CSA’s are only for yuppies…
CSA’s are farm boxes full of weird plants our family will never eat….
Huh? What’s a CSA?….
Let’s talk about CSA’s and if buying into a farm is right for you and your family.
WHAT IS A CSA?
In the traditional CSA model, subscribers (that’s you) pay a local farm for a share of the year’s harvest:
- Applications to join the CSA are collected in late winter.
- Payment is made in full at the time of application.
- Deliveries/pick up are made weekly at a set location for a designated period of time, usually the typical growing season of May/June to September/October.
WHY DO I HAVE TO PAY IN ADVANCE?
Subscribers provide the cash and capital for farmers to purchase the seeds, supplies, equipment and other investments necessary to produce a healthy harvest. Late winter CSA applications give the farmer a clear picture of the work necessary to fulfill the CSA commitments and also how or if they can turn a profit.
Why is that a good thing?
When farmers are successful (especially small local farms), communities are successful.
Look, farms are as American as well—apple pie. And you can’t get that pie without someone who performs the backbreaking and financially precarious job of growing the wheat, dairy cows for butter, apples, and sugar cane that go into making that simple pie. Small farmers create CSA’s as a savvy business model to make farming just a tiny bit more predictable.
When a farmer fails or sells out, open space becomes developed space, which change the innate identity and character of a community, not just the landscape.
As eaters, its our responsibility to support growers (especially local growers).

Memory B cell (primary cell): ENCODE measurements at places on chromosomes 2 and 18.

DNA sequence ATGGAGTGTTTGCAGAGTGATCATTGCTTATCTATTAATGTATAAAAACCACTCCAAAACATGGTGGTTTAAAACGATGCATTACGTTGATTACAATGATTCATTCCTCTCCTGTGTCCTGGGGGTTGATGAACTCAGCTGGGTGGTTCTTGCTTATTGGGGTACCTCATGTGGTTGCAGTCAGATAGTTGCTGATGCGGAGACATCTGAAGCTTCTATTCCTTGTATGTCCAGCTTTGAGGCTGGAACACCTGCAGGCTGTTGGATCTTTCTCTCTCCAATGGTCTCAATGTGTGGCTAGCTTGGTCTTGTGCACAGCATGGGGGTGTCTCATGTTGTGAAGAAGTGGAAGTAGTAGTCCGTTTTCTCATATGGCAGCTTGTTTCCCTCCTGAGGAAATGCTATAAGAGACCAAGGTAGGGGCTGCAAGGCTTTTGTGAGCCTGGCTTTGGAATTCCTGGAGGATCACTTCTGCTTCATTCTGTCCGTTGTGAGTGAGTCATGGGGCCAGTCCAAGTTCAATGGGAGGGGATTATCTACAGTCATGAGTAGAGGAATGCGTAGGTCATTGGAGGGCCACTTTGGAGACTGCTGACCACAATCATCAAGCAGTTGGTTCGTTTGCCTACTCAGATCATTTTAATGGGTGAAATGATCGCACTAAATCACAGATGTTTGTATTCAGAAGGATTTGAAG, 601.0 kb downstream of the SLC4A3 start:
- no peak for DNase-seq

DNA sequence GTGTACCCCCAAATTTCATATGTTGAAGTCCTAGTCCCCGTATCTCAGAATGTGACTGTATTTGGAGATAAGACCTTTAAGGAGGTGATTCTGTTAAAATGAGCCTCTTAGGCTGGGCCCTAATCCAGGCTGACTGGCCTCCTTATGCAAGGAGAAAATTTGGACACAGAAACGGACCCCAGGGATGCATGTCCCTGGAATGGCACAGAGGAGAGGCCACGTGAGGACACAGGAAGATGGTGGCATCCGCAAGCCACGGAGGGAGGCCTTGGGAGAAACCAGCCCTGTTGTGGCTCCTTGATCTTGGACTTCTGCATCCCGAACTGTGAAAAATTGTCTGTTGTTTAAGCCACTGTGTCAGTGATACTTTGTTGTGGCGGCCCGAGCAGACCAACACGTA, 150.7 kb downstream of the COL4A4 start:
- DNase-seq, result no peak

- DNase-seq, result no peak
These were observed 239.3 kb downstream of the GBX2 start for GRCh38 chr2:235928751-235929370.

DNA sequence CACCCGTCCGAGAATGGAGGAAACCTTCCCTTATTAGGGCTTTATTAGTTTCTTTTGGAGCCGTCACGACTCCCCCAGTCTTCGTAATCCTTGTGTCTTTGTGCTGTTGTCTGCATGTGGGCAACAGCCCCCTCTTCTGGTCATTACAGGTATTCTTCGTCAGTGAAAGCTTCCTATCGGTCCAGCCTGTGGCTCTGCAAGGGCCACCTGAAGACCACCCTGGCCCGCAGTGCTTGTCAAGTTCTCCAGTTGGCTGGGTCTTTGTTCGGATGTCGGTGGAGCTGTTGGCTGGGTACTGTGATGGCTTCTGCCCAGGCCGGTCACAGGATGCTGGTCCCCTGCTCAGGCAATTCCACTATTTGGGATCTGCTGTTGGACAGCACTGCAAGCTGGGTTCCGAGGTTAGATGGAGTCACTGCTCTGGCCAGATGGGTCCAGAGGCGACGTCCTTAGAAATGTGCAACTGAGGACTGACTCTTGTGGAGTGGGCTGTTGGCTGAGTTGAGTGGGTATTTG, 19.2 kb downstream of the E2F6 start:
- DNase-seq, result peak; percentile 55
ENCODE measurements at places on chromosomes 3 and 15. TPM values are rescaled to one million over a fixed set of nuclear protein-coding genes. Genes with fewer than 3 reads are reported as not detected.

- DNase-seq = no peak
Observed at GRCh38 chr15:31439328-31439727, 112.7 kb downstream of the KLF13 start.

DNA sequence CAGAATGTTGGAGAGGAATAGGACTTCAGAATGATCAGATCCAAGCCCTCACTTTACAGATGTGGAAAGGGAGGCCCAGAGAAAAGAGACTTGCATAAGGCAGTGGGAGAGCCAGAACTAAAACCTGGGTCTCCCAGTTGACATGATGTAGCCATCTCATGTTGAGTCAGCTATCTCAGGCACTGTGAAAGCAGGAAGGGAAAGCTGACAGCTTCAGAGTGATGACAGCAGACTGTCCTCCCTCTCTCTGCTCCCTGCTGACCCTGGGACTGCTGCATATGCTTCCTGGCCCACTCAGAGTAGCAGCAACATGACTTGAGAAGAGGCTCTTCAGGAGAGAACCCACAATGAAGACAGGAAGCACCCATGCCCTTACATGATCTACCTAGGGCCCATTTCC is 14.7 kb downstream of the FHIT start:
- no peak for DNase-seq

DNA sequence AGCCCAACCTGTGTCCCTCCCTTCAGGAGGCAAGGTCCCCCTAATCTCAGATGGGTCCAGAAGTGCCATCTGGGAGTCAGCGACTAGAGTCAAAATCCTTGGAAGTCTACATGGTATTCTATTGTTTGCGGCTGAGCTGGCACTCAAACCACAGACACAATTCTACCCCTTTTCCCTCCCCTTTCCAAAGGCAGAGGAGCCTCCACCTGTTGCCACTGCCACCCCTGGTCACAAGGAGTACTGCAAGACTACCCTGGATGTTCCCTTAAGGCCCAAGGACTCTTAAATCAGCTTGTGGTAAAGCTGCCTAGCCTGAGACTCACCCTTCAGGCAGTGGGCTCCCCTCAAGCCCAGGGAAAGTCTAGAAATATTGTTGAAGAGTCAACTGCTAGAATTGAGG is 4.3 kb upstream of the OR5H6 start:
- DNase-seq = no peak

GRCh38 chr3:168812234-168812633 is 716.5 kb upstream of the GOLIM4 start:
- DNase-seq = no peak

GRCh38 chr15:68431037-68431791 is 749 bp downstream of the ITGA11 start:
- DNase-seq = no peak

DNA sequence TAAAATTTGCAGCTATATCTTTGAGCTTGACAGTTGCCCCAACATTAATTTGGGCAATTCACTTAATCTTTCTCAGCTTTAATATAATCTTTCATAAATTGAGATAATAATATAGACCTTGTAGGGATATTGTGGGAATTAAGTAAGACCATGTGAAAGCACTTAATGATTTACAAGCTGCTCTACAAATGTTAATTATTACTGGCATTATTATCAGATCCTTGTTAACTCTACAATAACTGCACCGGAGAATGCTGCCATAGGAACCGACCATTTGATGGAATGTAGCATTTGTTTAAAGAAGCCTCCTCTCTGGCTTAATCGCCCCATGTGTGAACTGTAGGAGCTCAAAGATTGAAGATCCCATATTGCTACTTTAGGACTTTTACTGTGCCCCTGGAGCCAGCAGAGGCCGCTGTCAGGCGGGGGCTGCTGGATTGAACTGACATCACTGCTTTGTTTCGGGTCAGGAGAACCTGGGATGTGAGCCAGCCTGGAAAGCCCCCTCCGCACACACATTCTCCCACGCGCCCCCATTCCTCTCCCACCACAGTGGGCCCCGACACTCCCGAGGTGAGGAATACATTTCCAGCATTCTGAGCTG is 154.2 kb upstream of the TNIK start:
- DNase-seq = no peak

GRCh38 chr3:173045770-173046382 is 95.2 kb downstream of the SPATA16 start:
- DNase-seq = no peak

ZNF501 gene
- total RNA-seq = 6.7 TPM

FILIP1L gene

WHY JOIN A CSA?
Belonging to a CSA is almost as good, and as fun, as growing your own food. The obvious benefit is enjoying farm-direct, fresh, natural and usually organic products.
Other benefits, besides literally buying in– or placing your dollar vote in support of– your local community per the above, are:
- you get to make less trips to the grocery, a chore I absolutely ABHOR;
- you get one pick up so you don’t have to run all over town, something else I ABHOR;
- you feel obligated to work your way through all those vegetables so they don’t get wasted, a SHAMEFUL practice that I ABHOR;
- which means you will be eating more vegetables, which I LOVE;
- and you get lots of all natural, straight from the dirt goodness, which is AWESOME.
Joel Salatin is the owner, with his family of PolyFace Farms in Virginia, as well as the charismatic (even evangelical) proponent of traditional farming in the powerful documentary film “Food, Inc.”. Salatin is the face of a movement that espouses farming so sustainable it is “beyond organic”, as he likes to say. While PolyFace has a successful retail market on the farm, they also offer a Buying Club that delivers grass fed, pastured, all natural, non-GMO, hormone and antibiotic-free meats and eggs from March to December to 6000 families at 31 drops in Southern Maryland, including in Annapolis and Laurel. “The advantage of a Buying Club, or a CSA for that matter”, says Shari Salatin, “is that the customer communicates directly with the farmer. There is no middle-man”.